Russia vetoes extension of research on chemical attacks in Syria


Russia vetoed a resolution promoted by the United States to extend the mandate of the team investigating chemical attacks in Syria.

Russia vetoed today (16.11.2017) in the UN Security Council the continuity of the group of international experts that investigates the use of chemical weapons in Syria.

The “no” of Russia, which criticizes the methods of the investigation after it held the Syrian regime responsible for several attacks with prohibited weapons, stopped a text promoted by the United States. UU The resolution sought to extend for one year the mandate of the experts, which expires at midnight, and received 11 favorable votes, two abstentions (China and Egypt) and two votes against (Russia and Bolivia).

As a permanent member of the Security Council, Russia can use its veto to avoid a resolution. This was the tenth veto used by Russia in relation to Syria.

Russia had also prepared a draft resolution that extended the investigation, but introduced important changes in its operation to deal with what it considered a partial and politicized mechanism.

“Russia has invented motives”

Russia has “killed” the team that investigated chemical weapons attacks in Syria because it hopes to cover the truth, said the United States ambassador to the UN, Nikki Haley, in New York. “Russia has invented reasons not to support a mechanism that it helped to create because it did not like its scientific conclusions,” Haley said. “Russia has killed the Joint Investigation Mechanism, which has the overwhelming support of this Council,” he added.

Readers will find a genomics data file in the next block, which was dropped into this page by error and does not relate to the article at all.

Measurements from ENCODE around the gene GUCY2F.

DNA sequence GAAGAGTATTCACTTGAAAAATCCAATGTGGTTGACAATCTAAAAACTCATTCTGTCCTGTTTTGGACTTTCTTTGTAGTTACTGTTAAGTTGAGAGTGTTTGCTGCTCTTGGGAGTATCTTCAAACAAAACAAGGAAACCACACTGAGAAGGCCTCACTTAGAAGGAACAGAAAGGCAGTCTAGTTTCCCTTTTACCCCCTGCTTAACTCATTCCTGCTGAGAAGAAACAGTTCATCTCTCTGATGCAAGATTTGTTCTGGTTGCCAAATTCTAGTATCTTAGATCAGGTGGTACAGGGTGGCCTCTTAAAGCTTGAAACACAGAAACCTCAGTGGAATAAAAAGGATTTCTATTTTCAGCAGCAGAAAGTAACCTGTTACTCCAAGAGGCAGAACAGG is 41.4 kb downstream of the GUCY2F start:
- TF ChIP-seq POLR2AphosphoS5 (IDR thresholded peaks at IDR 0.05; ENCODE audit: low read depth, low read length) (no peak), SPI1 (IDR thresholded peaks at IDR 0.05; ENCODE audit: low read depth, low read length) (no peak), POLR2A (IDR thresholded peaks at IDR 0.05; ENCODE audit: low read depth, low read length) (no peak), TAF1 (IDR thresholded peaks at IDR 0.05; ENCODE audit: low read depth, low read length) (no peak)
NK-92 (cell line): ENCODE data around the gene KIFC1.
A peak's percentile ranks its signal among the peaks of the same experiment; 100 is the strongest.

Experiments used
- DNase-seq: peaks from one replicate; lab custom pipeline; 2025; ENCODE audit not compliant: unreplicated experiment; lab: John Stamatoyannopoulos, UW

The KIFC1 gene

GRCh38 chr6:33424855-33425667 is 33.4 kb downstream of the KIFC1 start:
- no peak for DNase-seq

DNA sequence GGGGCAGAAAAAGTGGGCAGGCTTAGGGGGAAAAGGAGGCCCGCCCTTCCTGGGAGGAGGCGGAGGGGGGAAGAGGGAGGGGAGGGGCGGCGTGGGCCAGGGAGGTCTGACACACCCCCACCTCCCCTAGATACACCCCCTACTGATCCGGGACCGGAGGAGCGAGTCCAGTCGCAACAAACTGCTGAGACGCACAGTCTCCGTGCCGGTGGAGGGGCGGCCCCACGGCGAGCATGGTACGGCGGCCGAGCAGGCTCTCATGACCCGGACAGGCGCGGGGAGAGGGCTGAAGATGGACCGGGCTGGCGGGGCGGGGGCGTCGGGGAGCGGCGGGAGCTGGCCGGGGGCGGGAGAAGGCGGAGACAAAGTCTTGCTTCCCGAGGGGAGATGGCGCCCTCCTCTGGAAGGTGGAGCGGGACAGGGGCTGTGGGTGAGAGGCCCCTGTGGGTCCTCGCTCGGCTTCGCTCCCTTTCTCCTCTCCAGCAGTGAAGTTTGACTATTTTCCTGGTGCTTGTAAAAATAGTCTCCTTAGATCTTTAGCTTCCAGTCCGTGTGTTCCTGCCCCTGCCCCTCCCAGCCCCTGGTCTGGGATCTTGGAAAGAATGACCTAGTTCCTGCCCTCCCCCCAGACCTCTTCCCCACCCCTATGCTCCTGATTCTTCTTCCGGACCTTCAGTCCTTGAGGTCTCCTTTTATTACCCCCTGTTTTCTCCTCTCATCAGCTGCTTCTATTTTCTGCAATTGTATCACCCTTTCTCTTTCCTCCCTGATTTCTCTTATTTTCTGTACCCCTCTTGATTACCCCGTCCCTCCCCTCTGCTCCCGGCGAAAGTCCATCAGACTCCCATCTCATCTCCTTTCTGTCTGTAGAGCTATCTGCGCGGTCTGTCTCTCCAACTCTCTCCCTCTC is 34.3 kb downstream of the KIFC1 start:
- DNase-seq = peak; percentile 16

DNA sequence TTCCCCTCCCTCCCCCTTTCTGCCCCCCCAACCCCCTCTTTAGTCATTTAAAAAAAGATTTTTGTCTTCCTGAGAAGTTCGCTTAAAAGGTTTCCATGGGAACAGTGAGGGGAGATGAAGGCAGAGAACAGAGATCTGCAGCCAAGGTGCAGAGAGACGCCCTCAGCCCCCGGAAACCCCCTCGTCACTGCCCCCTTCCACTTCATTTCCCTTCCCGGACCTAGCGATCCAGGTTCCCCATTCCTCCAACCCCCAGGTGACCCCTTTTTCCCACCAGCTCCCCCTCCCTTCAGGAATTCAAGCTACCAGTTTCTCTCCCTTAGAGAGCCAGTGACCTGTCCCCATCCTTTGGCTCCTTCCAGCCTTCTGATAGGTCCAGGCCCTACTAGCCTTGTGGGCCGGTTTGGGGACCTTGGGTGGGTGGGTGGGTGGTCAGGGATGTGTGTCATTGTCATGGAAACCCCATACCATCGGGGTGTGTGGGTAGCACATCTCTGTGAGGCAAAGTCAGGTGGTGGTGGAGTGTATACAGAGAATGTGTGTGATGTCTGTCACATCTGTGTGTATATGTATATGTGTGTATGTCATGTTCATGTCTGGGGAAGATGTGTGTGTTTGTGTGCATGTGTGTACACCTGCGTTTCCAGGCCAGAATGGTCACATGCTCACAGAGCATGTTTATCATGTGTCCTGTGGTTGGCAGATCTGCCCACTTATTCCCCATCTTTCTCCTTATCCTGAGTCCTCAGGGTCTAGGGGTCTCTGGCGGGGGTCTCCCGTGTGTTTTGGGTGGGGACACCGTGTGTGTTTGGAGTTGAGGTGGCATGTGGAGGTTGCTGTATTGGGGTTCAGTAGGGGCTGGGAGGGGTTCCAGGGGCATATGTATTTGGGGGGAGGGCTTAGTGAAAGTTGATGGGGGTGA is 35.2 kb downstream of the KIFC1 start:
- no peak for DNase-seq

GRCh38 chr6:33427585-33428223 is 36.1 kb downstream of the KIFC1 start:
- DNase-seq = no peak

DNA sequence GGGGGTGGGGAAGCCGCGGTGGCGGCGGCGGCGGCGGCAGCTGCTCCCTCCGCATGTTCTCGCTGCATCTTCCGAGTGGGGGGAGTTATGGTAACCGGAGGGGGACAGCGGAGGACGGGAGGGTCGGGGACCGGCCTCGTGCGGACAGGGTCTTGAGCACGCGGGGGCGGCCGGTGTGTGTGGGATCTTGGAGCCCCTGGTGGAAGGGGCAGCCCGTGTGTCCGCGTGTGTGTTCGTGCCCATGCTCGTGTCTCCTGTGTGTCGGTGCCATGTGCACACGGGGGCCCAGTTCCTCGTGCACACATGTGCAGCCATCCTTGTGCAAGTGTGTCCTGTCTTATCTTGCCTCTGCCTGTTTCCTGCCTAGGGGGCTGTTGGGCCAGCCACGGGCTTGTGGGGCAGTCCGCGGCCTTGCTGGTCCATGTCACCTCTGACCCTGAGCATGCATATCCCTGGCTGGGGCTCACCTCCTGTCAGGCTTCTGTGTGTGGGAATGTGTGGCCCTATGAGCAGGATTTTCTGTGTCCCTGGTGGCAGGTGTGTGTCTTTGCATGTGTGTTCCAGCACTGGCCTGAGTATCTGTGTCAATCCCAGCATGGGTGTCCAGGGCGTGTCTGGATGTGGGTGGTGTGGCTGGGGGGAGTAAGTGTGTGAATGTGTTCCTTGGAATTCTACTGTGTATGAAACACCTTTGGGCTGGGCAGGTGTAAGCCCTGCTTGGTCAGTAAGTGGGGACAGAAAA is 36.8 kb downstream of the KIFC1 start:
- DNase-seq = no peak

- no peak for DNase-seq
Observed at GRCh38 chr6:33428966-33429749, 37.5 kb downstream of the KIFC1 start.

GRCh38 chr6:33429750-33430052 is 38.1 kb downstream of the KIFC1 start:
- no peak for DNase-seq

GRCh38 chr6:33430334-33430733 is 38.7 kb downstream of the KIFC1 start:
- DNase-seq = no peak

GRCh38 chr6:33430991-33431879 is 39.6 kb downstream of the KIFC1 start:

The US ambassador continued: “Russia believes that the MIC’s work is great when it finds ISIS (Islamic State) responsible for the chemical attacks, but when one of its friends is the perpetrator the problem is suddenly the MIC and not its friend that he committed the crime. ”

Organization for the Prohibition of Chemical Weapons

The joint mechanism of the UN and the Organization for the Prohibition of Chemical Weapons (OPCW), known by the English acronym of JIM, was launched in 2015 with the support of all powers, including Russia.

Experts have blamed chemical attacks on both the Syrian regime and the Islamic State (IS) in several reports, which in recent months have been widely criticized by Russia.

The latest, released in late October, pointed to Damascus as responsible for the attack of the past to April in the town of Jan Shijún, which left more than 80 dead and led to the US. UU to launch dozens of missiles against the base of the Syrian Army from which, according to Washington, the action was organized.

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